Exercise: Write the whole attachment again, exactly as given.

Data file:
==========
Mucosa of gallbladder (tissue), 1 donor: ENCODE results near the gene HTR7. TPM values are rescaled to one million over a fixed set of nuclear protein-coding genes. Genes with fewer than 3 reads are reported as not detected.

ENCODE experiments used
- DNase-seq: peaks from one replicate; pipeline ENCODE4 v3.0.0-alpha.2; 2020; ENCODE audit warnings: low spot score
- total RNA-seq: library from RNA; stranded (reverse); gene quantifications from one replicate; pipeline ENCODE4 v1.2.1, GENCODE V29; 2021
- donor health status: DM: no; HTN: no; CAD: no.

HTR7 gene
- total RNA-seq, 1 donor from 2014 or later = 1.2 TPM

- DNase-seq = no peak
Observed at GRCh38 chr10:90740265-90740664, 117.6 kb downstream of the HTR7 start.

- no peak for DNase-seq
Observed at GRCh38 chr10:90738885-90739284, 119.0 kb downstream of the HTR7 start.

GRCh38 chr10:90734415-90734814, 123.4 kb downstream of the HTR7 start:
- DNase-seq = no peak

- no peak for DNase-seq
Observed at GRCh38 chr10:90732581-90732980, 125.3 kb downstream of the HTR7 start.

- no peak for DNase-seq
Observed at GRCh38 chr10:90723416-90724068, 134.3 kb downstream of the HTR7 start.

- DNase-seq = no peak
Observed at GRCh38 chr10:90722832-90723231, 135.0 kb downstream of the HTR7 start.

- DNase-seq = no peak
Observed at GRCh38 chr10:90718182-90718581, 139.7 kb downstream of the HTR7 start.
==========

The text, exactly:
Mucosa of gallbladder (tissue), 1 donor: ENCODE results near the gene HTR7. TPM values are rescaled to one million over a fixed set of nuclear protein-coding genes. Genes with fewer than 3 reads are reported as not detected.

ENCODE experiments used
- DNase-seq: peaks from one replicate; pipeline ENCODE4 v3.0.0-alpha.2; 2020; ENCODE audit warnings: low spot score
- total RNA-seq: library from RNA; stranded (reverse); gene quantifications from one replicate; pipeline ENCODE4 v1.2.1, GENCODE V29; 2021
- donor health status: DM: no; HTN: no; CAD: no.

HTR7 gene
- total RNA-seq, 1 donor from 2014 or later = 1.2 TPM

- DNase-seq = no peak
Observed at GRCh38 chr10:90740265-90740664, 117.6 kb downstream of the HTR7 start.

- no peak for DNase-seq
Observed at GRCh38 chr10:90738885-90739284, 119.0 kb downstream of the HTR7 start.

GRCh38 chr10:90734415-90734814, 123.4 kb downstream of the HTR7 start:
- DNase-seq = no peak

- no peak for DNase-seq
Observed at GRCh38 chr10:90732581-90732980, 125.3 kb downstream of the HTR7 start.

- no peak for DNase-seq
Observed at GRCh38 chr10:90723416-90724068, 134.3 kb downstream of the HTR7 start.

- DNase-seq = no peak
Observed at GRCh38 chr10:90722832-90723231, 135.0 kb downstream of the HTR7 start.

- DNase-seq = no peak
Observed at GRCh38 chr10:90718182-90718581, 139.7 kb downstream of the HTR7 start.